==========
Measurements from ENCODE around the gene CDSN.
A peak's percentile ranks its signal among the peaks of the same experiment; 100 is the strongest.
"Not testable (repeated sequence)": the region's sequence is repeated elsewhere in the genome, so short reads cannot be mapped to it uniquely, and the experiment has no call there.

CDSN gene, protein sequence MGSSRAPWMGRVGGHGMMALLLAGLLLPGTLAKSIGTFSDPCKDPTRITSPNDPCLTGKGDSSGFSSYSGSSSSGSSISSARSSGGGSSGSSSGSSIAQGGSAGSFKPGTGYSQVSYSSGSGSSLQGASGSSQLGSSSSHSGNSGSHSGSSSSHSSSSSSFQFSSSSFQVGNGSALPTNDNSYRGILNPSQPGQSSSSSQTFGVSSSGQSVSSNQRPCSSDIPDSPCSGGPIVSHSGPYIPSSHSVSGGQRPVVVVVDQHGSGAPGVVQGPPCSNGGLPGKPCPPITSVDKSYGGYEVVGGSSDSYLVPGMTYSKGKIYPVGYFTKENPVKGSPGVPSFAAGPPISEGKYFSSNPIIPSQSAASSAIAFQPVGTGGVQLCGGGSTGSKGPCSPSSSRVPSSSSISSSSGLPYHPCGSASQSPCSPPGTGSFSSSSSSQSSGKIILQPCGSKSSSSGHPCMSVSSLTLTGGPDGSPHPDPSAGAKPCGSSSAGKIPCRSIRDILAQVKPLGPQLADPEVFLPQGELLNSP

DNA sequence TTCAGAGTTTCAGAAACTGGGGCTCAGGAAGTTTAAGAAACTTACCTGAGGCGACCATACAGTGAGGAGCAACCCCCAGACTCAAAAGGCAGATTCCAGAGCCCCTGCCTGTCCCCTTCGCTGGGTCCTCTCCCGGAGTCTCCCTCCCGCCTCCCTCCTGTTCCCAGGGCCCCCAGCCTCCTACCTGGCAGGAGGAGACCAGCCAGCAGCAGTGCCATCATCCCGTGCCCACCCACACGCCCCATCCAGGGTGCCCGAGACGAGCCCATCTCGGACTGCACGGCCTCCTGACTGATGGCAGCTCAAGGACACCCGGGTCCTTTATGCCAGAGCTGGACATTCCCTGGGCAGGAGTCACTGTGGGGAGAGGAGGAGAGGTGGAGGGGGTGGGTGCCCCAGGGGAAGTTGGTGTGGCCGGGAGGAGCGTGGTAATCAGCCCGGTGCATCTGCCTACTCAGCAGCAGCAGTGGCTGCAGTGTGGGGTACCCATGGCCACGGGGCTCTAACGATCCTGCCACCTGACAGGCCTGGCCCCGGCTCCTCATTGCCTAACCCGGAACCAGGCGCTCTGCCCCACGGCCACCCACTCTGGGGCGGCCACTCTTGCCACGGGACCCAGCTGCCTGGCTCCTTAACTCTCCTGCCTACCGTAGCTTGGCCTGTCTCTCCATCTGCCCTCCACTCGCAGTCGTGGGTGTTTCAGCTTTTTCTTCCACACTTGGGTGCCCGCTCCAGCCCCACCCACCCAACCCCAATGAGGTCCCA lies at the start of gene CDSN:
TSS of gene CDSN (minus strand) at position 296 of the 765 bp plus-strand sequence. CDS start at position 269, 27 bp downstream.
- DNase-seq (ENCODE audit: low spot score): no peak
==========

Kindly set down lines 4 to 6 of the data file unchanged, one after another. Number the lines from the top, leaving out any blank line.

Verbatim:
CDSN gene, protein sequence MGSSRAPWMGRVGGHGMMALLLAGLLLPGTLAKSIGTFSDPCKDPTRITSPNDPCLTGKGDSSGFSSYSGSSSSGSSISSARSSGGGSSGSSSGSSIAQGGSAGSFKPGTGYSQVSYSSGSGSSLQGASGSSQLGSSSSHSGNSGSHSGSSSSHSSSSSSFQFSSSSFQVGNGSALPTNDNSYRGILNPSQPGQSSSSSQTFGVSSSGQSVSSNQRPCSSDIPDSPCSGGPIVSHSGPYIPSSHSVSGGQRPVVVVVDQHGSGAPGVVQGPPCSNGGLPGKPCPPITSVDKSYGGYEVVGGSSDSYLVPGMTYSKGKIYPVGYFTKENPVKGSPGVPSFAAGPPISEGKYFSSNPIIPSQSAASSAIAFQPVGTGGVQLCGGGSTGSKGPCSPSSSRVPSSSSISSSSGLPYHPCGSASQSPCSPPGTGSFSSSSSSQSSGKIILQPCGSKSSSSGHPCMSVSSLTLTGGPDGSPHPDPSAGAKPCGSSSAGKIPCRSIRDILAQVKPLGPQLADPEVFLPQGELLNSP

DNA sequence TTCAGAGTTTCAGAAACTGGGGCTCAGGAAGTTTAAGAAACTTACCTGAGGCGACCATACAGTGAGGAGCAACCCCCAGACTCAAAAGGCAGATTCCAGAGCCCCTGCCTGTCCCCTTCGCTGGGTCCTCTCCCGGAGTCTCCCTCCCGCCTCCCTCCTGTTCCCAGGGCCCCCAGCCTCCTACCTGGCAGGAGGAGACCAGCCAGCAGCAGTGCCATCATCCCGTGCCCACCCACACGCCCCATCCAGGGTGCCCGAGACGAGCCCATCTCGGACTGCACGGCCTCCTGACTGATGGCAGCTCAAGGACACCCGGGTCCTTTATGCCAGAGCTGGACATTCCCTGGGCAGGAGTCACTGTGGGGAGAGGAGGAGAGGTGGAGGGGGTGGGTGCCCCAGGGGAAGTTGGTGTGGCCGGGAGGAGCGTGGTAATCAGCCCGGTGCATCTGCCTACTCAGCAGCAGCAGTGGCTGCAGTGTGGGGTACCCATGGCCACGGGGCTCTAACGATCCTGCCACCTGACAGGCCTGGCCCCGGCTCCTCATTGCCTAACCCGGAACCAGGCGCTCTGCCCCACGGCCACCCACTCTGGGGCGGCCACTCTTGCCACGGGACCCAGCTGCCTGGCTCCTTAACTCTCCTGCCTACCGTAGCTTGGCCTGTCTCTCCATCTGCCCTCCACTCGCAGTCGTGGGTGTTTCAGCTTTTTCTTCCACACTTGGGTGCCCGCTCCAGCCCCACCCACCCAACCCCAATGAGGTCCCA lies at the start of gene CDSN:
TSS of gene CDSN (minus strand) at position 296 of the 765 bp plus-strand sequence. CDS start at position 269, 27 bp downstream.